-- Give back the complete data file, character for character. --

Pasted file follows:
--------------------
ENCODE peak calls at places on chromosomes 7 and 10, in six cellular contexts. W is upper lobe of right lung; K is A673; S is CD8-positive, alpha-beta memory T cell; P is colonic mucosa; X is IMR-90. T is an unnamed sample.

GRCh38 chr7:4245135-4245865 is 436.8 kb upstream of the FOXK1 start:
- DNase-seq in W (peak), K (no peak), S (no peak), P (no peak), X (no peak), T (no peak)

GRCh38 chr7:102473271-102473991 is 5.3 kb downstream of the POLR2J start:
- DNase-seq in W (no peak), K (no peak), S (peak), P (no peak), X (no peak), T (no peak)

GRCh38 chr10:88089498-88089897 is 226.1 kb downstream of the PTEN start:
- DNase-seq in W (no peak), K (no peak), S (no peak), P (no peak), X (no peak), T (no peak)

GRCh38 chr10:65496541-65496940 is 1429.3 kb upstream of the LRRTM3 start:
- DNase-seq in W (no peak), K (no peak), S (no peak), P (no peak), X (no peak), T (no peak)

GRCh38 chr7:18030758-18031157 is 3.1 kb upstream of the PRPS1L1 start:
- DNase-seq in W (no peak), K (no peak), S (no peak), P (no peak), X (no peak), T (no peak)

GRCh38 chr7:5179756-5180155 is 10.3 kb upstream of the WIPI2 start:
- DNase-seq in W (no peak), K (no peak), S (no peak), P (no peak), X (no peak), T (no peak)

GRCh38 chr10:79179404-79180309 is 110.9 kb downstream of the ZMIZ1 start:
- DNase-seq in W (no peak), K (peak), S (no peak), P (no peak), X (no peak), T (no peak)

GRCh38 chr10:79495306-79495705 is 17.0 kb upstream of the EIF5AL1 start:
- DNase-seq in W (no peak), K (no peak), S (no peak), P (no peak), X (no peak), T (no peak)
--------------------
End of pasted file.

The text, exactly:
ENCODE peak calls at places on chromosomes 7 and 10, in six cellular contexts. W is upper lobe of right lung; K is A673; S is CD8-positive, alpha-beta memory T cell; P is colonic mucosa; X is IMR-90. T is an unnamed sample.

GRCh38 chr7:4245135-4245865 is 436.8 kb upstream of the FOXK1 start:
- DNase-seq in W (peak), K (no peak), S (no peak), P (no peak), X (no peak), T (no peak)

GRCh38 chr7:102473271-102473991 is 5.3 kb downstream of the POLR2J start:
- DNase-seq in W (no peak), K (no peak), S (peak), P (no peak), X (no peak), T (no peak)

GRCh38 chr10:88089498-88089897 is 226.1 kb downstream of the PTEN start:
- DNase-seq in W (no peak), K (no peak), S (no peak), P (no peak), X (no peak), T (no peak)

GRCh38 chr10:65496541-65496940 is 1429.3 kb upstream of the LRRTM3 start:
- DNase-seq in W (no peak), K (no peak), S (no peak), P (no peak), X (no peak), T (no peak)

GRCh38 chr7:18030758-18031157 is 3.1 kb upstream of the PRPS1L1 start:
- DNase-seq in W (no peak), K (no peak), S (no peak), P (no peak), X (no peak), T (no peak)

GRCh38 chr7:5179756-5180155 is 10.3 kb upstream of the WIPI2 start:
- DNase-seq in W (no peak), K (no peak), S (no peak), P (no peak), X (no peak), T (no peak)

GRCh38 chr10:79179404-79180309 is 110.9 kb downstream of the ZMIZ1 start:
- DNase-seq in W (no peak), K (peak), S (no peak), P (no peak), X (no peak), T (no peak)

GRCh38 chr10:79495306-79495705 is 17.0 kb upstream of the EIF5AL1 start:
- DNase-seq in W (no peak), K (no peak), S (no peak), P (no peak), X (no peak), T (no peak)